How do I compute $\lim_{x \to a}(a-x)\tan\left(\frac{πx}{2a}\right)$

Evaluate

$$\lim_{x \to a}f(x)=(a-x)\tan\left(\frac{πx}{2a}\right)$$

I tried changing the tangent into cotangent by writing it in the form of $$\cot\left(\dfrac{π}{2}-\dfrac{πx}{2a}\right)$$. Then I factored out $$\dfrac{π}{2}$$. But this didn't lead me to anything rigid. If anyone in the community could help me out, I'd really appreciate it.

• Do you know that you can "accept" one of the given answers? Please take a few minutes for a tour: math.stackexchange.com/tour – Robert Z Dec 12 '18 at 16:25

As an alternative: $$\lim_{x \to a}f(x)=\lim_{x\to a}\left((a-x)\tan\left(\frac{πx}{2a}\right)\right)$$

Substitute $$t = x - a \iff x = t + a$$, so your limit becomes: $$\lim_{t \to 0}f(t)=\lim_{t\to 0}\left((a-(t+a))\tan\left(\frac{π(t+a)}{2a}\right)\right) = \\ \lim_{t\to 0}\left((-t)\tan\left(\frac{\pi t + \pi a}{2a}\right)\right) = -\lim_{t\to 0}\left(t\tan\left(\frac{\pi t}{2a} + \frac{\pi}{2}\right)\right) = \\ = \lim_{t\to 0}\left(t\cot\left(\frac{\pi t}{2a}\right)\right) = \lim_{t\to0}\frac{t}{\tan\left(\frac{\pi t}{2a}\right)}$$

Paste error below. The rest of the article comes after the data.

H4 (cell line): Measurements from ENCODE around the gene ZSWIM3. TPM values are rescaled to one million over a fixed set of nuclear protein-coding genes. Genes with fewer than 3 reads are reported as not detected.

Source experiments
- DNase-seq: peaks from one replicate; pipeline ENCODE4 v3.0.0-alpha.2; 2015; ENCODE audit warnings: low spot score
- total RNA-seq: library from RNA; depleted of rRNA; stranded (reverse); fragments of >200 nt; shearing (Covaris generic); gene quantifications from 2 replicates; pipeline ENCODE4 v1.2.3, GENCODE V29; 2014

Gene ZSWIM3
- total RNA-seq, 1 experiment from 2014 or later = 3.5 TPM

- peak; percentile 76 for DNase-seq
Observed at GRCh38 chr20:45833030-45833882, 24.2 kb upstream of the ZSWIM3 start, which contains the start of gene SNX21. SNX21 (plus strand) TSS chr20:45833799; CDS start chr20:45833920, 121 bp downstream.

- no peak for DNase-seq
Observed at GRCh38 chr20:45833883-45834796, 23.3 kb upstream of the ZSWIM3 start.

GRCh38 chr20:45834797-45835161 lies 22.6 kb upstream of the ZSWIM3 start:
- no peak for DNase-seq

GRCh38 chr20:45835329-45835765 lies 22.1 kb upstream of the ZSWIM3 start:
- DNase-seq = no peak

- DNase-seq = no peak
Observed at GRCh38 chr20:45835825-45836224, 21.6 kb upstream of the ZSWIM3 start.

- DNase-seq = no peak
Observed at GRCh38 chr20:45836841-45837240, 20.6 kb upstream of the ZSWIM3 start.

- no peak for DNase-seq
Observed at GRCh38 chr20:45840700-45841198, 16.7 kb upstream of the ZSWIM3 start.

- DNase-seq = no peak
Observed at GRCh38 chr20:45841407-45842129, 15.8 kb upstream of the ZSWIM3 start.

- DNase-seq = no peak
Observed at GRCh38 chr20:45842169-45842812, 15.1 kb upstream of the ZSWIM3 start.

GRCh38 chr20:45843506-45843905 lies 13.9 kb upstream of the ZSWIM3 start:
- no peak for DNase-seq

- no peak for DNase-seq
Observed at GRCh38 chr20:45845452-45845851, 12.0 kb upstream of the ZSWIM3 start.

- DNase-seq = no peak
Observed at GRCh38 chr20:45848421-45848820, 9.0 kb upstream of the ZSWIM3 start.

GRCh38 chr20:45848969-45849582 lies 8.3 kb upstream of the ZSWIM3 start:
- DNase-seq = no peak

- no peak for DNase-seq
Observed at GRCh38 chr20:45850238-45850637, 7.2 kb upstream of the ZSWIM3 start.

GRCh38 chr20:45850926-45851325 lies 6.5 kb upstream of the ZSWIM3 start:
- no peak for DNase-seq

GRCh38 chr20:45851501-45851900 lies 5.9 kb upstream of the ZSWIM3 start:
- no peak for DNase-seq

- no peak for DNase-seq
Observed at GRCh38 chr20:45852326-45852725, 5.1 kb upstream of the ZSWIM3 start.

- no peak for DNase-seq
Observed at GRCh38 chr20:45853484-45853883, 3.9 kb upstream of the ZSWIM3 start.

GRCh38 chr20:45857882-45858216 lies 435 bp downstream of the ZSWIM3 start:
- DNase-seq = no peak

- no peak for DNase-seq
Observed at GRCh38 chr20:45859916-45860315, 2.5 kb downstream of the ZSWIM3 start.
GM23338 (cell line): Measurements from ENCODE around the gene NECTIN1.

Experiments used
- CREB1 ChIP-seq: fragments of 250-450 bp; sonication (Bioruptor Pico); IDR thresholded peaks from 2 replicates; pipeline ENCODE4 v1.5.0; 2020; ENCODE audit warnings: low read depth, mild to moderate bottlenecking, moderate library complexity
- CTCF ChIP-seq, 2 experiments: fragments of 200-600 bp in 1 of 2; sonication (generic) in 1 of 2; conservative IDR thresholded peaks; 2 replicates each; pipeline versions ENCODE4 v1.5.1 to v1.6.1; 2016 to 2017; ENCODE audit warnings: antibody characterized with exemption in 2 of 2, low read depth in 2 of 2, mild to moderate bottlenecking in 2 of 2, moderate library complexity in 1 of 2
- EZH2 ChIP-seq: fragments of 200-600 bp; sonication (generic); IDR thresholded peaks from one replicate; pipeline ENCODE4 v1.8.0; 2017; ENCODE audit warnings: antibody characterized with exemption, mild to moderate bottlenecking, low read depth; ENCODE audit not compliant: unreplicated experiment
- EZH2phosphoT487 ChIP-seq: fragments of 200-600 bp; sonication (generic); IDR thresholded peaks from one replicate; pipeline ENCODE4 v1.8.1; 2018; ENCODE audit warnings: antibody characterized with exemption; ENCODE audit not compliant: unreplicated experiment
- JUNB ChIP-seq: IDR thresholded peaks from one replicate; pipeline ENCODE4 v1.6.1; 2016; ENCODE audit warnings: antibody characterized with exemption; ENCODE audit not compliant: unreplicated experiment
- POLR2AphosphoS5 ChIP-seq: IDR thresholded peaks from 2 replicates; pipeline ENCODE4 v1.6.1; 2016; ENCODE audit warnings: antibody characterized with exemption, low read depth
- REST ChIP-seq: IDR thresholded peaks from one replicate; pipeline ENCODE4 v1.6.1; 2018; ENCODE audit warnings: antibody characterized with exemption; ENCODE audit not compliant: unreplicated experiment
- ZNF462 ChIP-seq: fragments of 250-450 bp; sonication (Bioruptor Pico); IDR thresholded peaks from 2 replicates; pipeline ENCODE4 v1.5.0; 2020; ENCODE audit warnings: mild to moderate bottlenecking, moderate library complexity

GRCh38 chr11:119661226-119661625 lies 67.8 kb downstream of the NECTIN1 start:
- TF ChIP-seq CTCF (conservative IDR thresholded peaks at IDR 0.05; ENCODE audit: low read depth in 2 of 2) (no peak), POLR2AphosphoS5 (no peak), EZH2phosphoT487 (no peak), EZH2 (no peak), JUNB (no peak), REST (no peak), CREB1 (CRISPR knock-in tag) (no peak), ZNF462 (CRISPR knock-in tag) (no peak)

Now by Taylor of $$\tan x$$ as $$x\to 0$$: $$\tan x \sim x \\$$

We get: $$\lim_{t\to 0}\frac{t}{\tan\left(\frac{\pi t}{2a}\right)} = \lim_{t\to 0}\frac{2ta}{\pi t} = \fbox{\displaystyle \frac{2a}{\pi}}$$

It does lead to a solution, keep going: \begin{align}\lim_{x \to a}(a-x)\tan\left(\dfrac{πx}{2a}\right)&=\lim_{x \to a}(a-x)\cot\left(\dfrac{π}{2}\left(1-\frac xa\right)\right)=\\ &=\lim_{x \to a}(a-x)\cdot \frac{\color{blue}{\cos\left(\dfrac{π}{2}\left(1-\frac xa\right)\right)}}{\sin\left(\dfrac{π}{2}\left(1-\frac xa\right)\right)}=\\ &=\lim_{x \to a} \color{red}{\frac{\dfrac{π}{2}\left(1-\frac xa\right)}{\sin\left(\dfrac{π}{2}\left(1-\frac xa\right)\right)}}\cdot \frac{2a}{\pi}=\\ &=\frac{2a}{\pi},\end{align} where it was used: $$\lim_{x\to a} \color{blue}{\cos\left(\dfrac{π}{2}\left(1-\frac xa\right)\right)}=1;\\ \lim_{x\to 0} \color{red}{\frac{x}{\sin x}}=\lim_{x\to 0} \frac{\sin x}{x}=1.$$

Let $$a-x=y$$

For $$a\ne0,$$

$$\tan\dfrac{\pi x}{2a}=\tan\dfrac{\pi(a-y)}{2a}=\cot\dfrac{\pi y}{2a}$$

Use $$\lim_{h\to0}\dfrac{\sin h}h=1$$

$$a \not =0$$.

Set $$y =(πx)/(2a).$$

Then $$y \rightarrow π/2.$$

$$((2a)/π)(π/2-y)\dfrac{\sin y}{\cos y}.$$

Recall $$\sin (π/2-y) =\cos y.$$

Then

$$(2a/π)(\dfrac {1}{\dfrac{\sin (π/2-y)}{π/2-y}})(\sin y)$$.

Can you take the limit $$y \rightarrow π/2?$$

P.S. Recall $$\lim_{z \rightarrow 0}\dfrac{\sin z}{z}=1$$.